Solstice Day and Night

The shortest day of the year, in the Northern Hemisphere, has come. It will not be the coldest. There’s truth in the saying “The days begin to lengthen and the cold begins to strengthen.” But it is the day with the least sunlight. And most of that sunlight comes at a pronounced angle, weakening the effects. We’re in the week when I can go out without sunscreen for almost 45 minutes at mid-day before starting to burn.

It was also a day to be feared, especially in the northern parts of the Northern Hemisphere. Sunrise comes late, sunset arrives early. There’s little time to work if you lack artificial light. And more time for trouble, for things that stalk the night, to do their work. Would the sun return? Or would this be the Fimbulwinter, or some other beginning of the end?

I understood that fear academically until 2007. Then, having lost power in an ice storm, I understood it in my gut. When the sun finally rose three days after the storm, I wasn’t the only person to stop and just stare at the blessed, wonderful glowing ball of heat and light. It didn’t matter that the temperature would not rise above freezing that day. Just having light and the promise of melting . . .

It is easy to understand why the solstice and the times around it are connected with the supernatural in Northern European folklore and myth. The dark is never good. Light is. This is the time of darkness, of weakened walls between our world and that of strange and powerful creatures and beings. Of course the uncanny moved in the long darkness! There’s a good reason that the Christian Church decided to set the feast of the birth of the Light close to the darkest, longest night of the year. Sacrifices were no longer needed every year in order to ensure the return of the sun, because of the birth of the holy child.

Christianity’s arrival in the North didn’t entirely quell fears about That Which Stalks the Night. Wolves, men outside the law, killing cold, all sorts of things still nosed around outside the churchyard. A wise man went to church, prayed, and planned for trouble of the uncanny sort.

One of the interesting points that Susan Cooper raised in her wonderful novel The Dark is Rising has to do with belief and darkness. One of the signs of the Light is hidden in a stone in the wall of a church. The protagonist thinks that being inside the church means the Dark can’t get in. Wrong. His mentor points out that people spend much of their time inside the church contemplating darkness and light, evil and good. That means that the Dark can still enter, although perhaps not as strongly as into other places. This came as a bit of a surprise to me when I first read the book lo these many years ago, because I’d always taken the approach that nothing bad could enter sacred ground, so of course churches were safe.

Susan Cooper, I fear, had the right of it, although now I’d say that there are some places that are refuges, places of respite from the Dark. You cannot stay there forever, not the places I’ve visited, but you can rest, regroup, breathe a little, and gird up your loins to resume your personal battles. Those of us who are aware of the problems in the various Christian churches around the world are all to familiar with the struggles of any institution made up of people. I think that Pastor Dan, the Romanian Orthodox priest in Amarillo two decades ago and a little more, was right. He said that the Church survives despite believers, and sometimes to spite believers. The same is likely true with any institution devoted to the Light that has people in it.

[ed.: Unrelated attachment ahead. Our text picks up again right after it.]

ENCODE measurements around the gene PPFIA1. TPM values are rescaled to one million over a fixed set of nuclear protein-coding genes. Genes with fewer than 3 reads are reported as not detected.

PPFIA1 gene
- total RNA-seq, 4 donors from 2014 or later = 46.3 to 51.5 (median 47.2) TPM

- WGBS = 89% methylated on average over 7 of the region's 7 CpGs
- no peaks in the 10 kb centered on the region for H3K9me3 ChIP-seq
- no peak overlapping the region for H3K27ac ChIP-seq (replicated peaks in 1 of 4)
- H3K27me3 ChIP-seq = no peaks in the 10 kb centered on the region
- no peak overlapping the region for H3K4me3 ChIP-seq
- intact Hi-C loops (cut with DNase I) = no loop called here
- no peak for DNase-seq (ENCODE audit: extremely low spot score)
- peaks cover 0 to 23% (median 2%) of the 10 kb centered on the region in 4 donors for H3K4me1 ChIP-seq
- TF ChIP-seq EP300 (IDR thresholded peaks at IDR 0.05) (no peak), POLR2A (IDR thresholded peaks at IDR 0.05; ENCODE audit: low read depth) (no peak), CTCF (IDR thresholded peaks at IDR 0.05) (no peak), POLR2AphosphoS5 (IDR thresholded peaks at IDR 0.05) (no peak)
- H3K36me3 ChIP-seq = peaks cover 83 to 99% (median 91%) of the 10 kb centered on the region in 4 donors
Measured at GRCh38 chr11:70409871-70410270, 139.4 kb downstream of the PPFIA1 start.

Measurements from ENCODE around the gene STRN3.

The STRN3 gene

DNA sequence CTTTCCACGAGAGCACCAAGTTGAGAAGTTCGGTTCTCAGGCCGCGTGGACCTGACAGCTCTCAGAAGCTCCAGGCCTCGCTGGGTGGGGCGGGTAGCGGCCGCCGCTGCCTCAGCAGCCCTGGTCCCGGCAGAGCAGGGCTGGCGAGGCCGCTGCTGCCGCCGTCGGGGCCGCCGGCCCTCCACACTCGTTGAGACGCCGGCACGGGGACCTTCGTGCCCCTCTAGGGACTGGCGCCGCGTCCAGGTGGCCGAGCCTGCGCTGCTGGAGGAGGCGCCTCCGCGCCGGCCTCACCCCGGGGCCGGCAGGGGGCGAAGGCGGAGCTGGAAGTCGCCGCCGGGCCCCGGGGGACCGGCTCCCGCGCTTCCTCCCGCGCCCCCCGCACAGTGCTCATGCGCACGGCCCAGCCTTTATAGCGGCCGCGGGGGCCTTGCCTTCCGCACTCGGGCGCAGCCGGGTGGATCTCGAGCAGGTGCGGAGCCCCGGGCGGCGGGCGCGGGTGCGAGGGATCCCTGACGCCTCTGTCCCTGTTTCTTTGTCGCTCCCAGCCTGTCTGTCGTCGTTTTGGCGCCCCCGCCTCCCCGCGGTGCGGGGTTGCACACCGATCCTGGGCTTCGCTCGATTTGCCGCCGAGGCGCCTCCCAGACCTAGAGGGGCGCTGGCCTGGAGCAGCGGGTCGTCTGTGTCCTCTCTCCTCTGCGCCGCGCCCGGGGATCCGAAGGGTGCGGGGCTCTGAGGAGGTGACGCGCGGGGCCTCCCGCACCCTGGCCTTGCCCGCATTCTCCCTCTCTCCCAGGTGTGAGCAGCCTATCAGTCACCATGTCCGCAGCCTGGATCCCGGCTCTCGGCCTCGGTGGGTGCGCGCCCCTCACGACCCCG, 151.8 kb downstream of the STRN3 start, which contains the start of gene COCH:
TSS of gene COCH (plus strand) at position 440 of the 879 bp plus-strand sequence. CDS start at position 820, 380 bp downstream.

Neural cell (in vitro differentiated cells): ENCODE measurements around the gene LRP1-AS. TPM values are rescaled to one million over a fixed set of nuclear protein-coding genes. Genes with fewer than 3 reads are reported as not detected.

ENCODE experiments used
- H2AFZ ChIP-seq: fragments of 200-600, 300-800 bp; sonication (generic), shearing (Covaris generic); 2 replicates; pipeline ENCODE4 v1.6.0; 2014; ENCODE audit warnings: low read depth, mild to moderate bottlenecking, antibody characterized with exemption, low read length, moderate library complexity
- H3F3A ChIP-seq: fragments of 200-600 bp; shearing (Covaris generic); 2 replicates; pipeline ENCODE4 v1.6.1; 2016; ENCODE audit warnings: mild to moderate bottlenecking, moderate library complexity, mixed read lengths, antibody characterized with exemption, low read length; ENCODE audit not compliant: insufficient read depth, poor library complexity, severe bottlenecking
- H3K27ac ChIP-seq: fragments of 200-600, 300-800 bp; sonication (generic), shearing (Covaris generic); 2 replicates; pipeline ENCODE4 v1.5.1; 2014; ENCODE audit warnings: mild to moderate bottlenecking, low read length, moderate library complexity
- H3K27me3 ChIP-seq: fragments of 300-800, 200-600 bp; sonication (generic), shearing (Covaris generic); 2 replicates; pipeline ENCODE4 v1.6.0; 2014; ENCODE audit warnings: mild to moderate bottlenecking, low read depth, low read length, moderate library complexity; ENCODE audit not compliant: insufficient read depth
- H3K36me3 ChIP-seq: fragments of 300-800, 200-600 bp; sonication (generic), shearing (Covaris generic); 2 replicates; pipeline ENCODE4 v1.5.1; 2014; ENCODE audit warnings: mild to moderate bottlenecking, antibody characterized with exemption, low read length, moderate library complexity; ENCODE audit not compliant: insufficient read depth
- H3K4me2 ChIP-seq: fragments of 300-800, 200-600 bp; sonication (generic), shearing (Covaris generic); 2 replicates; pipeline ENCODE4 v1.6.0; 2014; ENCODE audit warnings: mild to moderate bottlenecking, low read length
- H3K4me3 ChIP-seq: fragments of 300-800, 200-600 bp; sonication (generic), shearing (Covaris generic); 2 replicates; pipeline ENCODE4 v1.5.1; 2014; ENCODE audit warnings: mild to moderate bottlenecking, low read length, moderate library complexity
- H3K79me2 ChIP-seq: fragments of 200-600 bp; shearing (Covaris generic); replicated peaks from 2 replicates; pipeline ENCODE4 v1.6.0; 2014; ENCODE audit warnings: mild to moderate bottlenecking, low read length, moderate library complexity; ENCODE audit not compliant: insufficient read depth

Darkness and Light, good and evil, we constantly have to choose. This time of year, when the sun is so far away and days are so short, evil sometimes seems closer than usual. But as the bells put it, “G-d is not dead, nor does He sleep.” Whether you believe in one deity, many, or none at all, there is always hope. The darkest days come, and the light comes, and people rise to fight the darkness, the evil.

One spark, one candle, one bonfire in the darkness, one kind word, one person saying, “No, that is wrong and cannot be permitted to stand,” . . .

And the Darkness overcomes it not.

26 thoughts on “Solstice Day and Night

  1. Actually… It seems increasingly clear that, if the date of Christmas was not based on simple fact (which it may have been), that it was based on the early Christian idea that Jesus,.like other Jewish prophets, had died on the same day of the solar year that he was conceived and that the world was created, ie, on March 25. The other way to calculate things was from the traditional month of Zechariah’s priestly service of Abia, but I don’t know as much about that one.

    (There was a minority early Christian opinion that Jesus was born in March 25, but various details of Middle Eastern sheep breeds and sheepherding, and of the known rules for the Temple flocks raised in Bethlehem, make this unlikely.)

    Anyway, it is pretty interesting sometimes to look at this stuff, and there are translations online of some of Hippolytus’ stuff, and of other early Christians, on the subject.

    • Jimmy Akin mentioned something about the Zachariah based theory. After a huuuuuuge pile of paragraphs pointing out exactly how many ways you can add weeks of uncertainty to the estimate, he says:

      In view of these uncertainties, this argument won’t allow us to determine the exact day of Jesus’ birth.
      However, it may get us part of the way there. Based on a guess of which of the two priestly services Zechariah was performing, Jack Finegan calculates that the argument would point to a birthday somewhere between December and February, lending plausibility—based on biblical evidence—to Jesus being born in the winter (Handbook of Biblical Chronology, 2nd ed., §473), though it should be pointed out that making the opposite guess about Zechariah’s service would point to a birth in the summer.